The Battle of Bamber Bridge and its parallels with Black Lives Matter

Bamber Bridge lies just to the south of Preston, now connected by urban sprawl from the Lancashire city, but a community with its own strong identity. It's referred to locally as Brig, and though there's a strong following for nearby Preston North End, Bamber Bridge has its own fiercely supported Northern Premier League side. During the Second World War it was also home to an American army base at Adams Hall, pretty much just a collection of huts and barracks housing the US Eighth Army Air Force Station 569.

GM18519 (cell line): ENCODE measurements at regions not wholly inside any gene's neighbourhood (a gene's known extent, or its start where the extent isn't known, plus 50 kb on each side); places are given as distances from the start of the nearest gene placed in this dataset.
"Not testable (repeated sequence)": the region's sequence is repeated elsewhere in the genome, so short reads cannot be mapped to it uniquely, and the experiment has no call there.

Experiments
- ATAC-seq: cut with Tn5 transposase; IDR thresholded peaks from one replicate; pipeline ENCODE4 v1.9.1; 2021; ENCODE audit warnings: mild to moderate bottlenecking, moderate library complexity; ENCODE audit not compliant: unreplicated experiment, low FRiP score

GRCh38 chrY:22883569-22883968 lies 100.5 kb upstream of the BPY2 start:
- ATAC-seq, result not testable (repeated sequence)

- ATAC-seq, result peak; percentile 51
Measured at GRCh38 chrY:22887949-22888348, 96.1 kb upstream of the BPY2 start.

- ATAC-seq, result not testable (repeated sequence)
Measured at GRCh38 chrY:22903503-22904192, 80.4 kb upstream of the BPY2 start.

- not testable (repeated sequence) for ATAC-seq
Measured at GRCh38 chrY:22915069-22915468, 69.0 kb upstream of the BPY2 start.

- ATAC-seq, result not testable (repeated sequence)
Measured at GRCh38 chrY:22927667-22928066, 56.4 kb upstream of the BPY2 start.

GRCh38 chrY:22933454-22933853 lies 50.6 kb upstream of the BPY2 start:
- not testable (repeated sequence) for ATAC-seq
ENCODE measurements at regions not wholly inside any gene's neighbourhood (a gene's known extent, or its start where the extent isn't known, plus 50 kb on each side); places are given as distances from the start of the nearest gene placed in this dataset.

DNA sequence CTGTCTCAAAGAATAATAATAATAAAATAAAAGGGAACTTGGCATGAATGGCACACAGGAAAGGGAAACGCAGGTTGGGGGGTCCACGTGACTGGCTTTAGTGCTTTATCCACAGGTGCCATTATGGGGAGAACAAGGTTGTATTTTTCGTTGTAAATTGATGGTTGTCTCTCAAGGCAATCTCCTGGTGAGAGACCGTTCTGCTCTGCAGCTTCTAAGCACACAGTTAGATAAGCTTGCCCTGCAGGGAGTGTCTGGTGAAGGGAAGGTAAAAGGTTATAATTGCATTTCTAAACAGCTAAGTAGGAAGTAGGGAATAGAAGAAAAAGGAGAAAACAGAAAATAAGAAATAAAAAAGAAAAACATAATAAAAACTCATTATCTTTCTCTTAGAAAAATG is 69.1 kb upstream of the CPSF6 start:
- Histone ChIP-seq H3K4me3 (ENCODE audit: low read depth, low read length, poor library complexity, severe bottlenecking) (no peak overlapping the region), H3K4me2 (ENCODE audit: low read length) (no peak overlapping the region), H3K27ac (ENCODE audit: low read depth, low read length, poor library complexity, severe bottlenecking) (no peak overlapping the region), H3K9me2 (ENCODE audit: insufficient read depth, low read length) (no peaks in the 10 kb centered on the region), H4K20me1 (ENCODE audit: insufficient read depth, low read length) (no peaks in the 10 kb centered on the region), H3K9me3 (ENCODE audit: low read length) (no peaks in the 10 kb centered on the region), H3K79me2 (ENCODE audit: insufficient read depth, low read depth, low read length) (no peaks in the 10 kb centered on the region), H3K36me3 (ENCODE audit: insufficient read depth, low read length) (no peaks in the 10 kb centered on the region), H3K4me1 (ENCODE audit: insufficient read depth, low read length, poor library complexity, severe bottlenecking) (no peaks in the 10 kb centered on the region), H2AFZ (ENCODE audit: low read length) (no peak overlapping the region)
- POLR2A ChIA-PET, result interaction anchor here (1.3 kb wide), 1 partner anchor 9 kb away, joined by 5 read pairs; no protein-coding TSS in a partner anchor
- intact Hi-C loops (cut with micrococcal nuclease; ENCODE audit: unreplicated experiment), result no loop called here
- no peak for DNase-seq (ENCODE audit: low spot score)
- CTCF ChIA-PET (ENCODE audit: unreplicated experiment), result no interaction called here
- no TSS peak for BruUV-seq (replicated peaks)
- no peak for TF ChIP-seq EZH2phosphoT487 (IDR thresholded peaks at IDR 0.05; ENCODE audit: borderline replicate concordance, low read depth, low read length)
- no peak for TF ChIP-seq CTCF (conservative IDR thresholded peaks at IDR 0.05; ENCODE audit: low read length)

This included a Quartermaster Truck Company attached to the unit, which was primarily composed of black American soldiers, under the command of a few white officers.

American GIs were famously overpaid, over-sexed and over here during the war, as Allied troops gathered in Britain preparing for the push into Europe to fight the Nazis.

But the Americans didn't just bring glamour and nylons with them; they also imported something far less palatable.

The systemic racism of the segregated United States.

And that led to an astonishing incident that is little known outside Bamber Bridge, where it has achieved the status of local legend: nothing less than a mutiny.

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